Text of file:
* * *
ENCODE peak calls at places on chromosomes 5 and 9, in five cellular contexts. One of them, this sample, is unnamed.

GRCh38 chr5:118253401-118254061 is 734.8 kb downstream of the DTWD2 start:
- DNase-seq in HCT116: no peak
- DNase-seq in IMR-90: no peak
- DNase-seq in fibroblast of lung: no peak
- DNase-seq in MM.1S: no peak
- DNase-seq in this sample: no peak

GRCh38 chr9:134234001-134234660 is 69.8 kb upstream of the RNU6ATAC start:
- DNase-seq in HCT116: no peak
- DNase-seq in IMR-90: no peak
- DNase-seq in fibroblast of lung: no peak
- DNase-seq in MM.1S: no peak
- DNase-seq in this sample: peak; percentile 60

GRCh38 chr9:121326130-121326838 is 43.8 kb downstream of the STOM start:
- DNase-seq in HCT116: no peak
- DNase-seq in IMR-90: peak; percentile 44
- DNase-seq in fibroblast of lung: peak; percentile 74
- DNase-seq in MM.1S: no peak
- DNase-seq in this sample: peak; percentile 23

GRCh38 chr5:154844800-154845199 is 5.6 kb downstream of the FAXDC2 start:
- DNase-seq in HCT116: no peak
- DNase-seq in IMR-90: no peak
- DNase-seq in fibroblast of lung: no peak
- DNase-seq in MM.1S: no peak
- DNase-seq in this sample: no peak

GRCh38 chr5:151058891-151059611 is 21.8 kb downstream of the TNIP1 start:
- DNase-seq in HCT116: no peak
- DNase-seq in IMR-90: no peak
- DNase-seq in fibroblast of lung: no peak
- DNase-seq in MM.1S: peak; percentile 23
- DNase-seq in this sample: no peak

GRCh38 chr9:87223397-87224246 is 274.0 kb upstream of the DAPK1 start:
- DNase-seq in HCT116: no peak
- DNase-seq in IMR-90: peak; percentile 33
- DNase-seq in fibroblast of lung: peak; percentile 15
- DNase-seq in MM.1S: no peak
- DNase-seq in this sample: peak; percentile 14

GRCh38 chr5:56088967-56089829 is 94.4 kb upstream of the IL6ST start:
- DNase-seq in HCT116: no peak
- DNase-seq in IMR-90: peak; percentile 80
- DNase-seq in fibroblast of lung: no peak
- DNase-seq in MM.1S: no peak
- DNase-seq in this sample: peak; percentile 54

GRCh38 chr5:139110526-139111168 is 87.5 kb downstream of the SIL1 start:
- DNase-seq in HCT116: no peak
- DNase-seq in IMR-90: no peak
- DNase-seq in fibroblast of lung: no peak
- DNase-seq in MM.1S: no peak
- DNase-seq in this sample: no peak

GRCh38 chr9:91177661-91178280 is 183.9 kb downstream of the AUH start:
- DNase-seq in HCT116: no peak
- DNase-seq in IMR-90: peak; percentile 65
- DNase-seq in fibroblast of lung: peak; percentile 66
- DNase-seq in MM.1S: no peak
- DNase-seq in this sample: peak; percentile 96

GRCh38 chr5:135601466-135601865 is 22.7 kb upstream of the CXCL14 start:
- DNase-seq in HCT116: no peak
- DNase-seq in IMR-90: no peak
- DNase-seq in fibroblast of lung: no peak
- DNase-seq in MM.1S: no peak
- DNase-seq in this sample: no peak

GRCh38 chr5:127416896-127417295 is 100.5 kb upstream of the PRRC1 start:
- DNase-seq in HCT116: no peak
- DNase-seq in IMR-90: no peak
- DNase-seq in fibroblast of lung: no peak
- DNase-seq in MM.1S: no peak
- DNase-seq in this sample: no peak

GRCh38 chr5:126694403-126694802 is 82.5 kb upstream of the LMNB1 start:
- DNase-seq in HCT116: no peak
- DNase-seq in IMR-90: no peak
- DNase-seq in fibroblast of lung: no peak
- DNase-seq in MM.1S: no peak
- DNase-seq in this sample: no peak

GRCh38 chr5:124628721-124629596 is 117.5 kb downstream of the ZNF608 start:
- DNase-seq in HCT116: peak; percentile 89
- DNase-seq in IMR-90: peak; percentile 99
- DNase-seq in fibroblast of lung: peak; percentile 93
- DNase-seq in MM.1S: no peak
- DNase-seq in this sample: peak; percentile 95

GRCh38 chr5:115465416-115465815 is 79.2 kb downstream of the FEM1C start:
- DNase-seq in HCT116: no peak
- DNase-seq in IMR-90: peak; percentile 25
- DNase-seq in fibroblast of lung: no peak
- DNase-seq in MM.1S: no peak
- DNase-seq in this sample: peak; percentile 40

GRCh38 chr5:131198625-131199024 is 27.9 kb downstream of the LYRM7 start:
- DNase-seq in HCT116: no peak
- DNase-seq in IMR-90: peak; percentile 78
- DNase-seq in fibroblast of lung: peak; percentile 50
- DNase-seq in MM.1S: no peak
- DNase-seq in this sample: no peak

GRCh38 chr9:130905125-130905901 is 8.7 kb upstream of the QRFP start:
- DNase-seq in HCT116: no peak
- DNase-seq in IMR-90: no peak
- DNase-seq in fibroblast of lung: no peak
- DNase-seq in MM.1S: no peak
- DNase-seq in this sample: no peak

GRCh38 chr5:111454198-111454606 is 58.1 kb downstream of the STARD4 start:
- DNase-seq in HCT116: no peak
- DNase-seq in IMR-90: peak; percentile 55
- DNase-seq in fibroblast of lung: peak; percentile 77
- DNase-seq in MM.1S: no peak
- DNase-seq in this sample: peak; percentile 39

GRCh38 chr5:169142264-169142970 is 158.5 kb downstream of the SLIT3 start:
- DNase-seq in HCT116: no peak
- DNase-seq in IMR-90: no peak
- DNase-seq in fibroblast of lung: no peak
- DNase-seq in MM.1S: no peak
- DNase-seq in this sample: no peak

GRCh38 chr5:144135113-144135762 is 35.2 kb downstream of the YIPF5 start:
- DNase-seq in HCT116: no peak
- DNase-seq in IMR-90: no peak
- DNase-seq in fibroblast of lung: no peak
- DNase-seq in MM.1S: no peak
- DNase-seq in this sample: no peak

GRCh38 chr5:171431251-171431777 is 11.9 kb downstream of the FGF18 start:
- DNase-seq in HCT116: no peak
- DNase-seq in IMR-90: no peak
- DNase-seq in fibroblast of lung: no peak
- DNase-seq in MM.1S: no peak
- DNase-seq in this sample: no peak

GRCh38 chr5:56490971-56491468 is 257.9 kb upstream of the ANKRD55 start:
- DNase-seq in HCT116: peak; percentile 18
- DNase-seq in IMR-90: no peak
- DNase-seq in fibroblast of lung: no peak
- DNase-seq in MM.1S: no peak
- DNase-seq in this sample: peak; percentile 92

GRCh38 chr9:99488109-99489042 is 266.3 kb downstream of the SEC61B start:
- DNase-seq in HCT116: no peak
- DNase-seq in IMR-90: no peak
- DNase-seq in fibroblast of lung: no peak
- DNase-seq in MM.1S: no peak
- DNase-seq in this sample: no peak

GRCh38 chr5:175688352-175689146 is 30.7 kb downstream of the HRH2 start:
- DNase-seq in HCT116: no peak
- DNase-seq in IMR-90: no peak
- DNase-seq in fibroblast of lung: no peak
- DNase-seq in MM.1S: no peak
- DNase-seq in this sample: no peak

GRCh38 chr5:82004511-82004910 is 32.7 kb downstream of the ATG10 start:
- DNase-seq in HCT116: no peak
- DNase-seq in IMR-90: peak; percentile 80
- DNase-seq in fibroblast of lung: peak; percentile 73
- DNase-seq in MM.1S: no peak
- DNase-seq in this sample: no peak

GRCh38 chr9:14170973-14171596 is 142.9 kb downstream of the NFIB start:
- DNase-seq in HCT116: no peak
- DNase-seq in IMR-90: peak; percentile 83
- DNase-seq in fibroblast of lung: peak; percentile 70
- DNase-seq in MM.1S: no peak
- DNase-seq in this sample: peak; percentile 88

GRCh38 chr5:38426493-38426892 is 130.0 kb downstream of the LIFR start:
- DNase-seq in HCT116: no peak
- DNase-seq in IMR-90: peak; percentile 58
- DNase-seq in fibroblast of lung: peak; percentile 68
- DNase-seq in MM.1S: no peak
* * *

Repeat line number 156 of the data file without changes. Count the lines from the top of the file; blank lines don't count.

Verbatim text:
- DNase-seq in MM.1S: no peak